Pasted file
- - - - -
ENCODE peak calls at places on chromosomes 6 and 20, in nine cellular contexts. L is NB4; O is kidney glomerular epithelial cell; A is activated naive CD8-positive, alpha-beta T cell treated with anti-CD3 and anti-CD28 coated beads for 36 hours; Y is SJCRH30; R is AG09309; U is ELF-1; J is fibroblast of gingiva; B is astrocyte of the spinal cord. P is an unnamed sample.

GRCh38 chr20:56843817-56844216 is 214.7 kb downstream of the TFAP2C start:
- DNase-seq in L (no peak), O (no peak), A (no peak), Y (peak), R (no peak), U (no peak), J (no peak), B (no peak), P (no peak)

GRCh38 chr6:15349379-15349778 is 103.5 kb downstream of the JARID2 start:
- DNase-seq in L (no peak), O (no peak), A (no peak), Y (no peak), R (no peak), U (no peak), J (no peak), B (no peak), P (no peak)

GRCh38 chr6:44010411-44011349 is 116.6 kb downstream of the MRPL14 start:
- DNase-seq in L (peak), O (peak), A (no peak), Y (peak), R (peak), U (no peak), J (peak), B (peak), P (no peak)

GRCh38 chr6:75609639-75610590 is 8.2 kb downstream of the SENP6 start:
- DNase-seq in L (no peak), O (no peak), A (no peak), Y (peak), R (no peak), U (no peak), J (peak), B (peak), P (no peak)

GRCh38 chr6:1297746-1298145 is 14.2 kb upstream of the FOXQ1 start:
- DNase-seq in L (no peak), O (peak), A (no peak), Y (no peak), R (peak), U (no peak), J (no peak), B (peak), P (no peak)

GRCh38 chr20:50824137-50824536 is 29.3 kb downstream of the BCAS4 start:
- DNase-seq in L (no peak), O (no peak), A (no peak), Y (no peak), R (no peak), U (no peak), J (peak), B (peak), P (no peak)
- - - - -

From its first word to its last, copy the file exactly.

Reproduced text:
ENCODE peak calls at places on chromosomes 6 and 20, in nine cellular contexts. L is NB4; O is kidney glomerular epithelial cell; A is activated naive CD8-positive, alpha-beta T cell treated with anti-CD3 and anti-CD28 coated beads for 36 hours; Y is SJCRH30; R is AG09309; U is ELF-1; J is fibroblast of gingiva; B is astrocyte of the spinal cord. P is an unnamed sample.

GRCh38 chr20:56843817-56844216 is 214.7 kb downstream of the TFAP2C start:
- DNase-seq in L (no peak), O (no peak), A (no peak), Y (peak), R (no peak), U (no peak), J (no peak), B (no peak), P (no peak)

GRCh38 chr6:15349379-15349778 is 103.5 kb downstream of the JARID2 start:
- DNase-seq in L (no peak), O (no peak), A (no peak), Y (no peak), R (no peak), U (no peak), J (no peak), B (no peak), P (no peak)

GRCh38 chr6:44010411-44011349 is 116.6 kb downstream of the MRPL14 start:
- DNase-seq in L (peak), O (peak), A (no peak), Y (peak), R (peak), U (no peak), J (peak), B (peak), P (no peak)

GRCh38 chr6:75609639-75610590 is 8.2 kb downstream of the SENP6 start:
- DNase-seq in L (no peak), O (no peak), A (no peak), Y (peak), R (no peak), U (no peak), J (peak), B (peak), P (no peak)

GRCh38 chr6:1297746-1298145 is 14.2 kb upstream of the FOXQ1 start:
- DNase-seq in L (no peak), O (peak), A (no peak), Y (no peak), R (peak), U (no peak), J (no peak), B (peak), P (no peak)

GRCh38 chr20:50824137-50824536 is 29.3 kb downstream of the BCAS4 start:
- DNase-seq in L (no peak), O (no peak), A (no peak), Y (no peak), R (no peak), U (no peak), J (peak), B (peak), P (no peak)